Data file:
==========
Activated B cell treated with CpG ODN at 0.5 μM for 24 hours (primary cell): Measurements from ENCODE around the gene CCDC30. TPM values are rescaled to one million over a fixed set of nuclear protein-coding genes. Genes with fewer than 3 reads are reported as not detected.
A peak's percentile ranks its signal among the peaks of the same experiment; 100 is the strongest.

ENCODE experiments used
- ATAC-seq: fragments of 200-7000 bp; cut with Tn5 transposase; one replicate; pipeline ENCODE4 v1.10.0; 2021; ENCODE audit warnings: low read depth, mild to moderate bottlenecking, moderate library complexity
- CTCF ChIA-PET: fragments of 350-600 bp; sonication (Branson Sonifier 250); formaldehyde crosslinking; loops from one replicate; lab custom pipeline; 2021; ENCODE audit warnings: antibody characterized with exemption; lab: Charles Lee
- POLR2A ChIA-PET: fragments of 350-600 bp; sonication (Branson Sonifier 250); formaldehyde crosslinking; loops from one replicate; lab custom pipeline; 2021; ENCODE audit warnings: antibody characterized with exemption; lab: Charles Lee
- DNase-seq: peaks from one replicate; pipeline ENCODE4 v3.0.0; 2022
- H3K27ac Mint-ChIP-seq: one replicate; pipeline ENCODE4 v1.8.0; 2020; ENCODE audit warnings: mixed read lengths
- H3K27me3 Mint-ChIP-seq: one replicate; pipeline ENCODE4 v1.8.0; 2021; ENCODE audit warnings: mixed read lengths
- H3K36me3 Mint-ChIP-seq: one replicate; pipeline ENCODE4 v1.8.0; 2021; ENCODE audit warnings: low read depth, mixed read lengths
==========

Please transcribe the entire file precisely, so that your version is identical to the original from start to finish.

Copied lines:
Activated B cell treated with CpG ODN at 0.5 μM for 24 hours (primary cell): Measurements from ENCODE around the gene CCDC30. TPM values are rescaled to one million over a fixed set of nuclear protein-coding genes. Genes with fewer than 3 reads are reported as not detected.
A peak's percentile ranks its signal among the peaks of the same experiment; 100 is the strongest.

ENCODE experiments used
- ATAC-seq: fragments of 200-7000 bp; cut with Tn5 transposase; one replicate; pipeline ENCODE4 v1.10.0; 2021; ENCODE audit warnings: low read depth, mild to moderate bottlenecking, moderate library complexity
- CTCF ChIA-PET: fragments of 350-600 bp; sonication (Branson Sonifier 250); formaldehyde crosslinking; loops from one replicate; lab custom pipeline; 2021; ENCODE audit warnings: antibody characterized with exemption; lab: Charles Lee
- POLR2A ChIA-PET: fragments of 350-600 bp; sonication (Branson Sonifier 250); formaldehyde crosslinking; loops from one replicate; lab custom pipeline; 2021; ENCODE audit warnings: antibody characterized with exemption; lab: Charles Lee
- DNase-seq: peaks from one replicate; pipeline ENCODE4 v3.0.0; 2022
- H3K27ac Mint-ChIP-seq: one replicate; pipeline ENCODE4 v1.8.0; 2020; ENCODE audit warnings: mixed read lengths
- H3K27me3 Mint-ChIP-seq: one replicate; pipeline ENCODE4 v1.8.0; 2021; ENCODE audit warnings: mixed read lengths
- H3K36me3 Mint-ChIP-seq: one replicate; pipeline ENCODE4 v1.8.0; 2021; ENCODE audit warnings: low read depth, mixed read lengths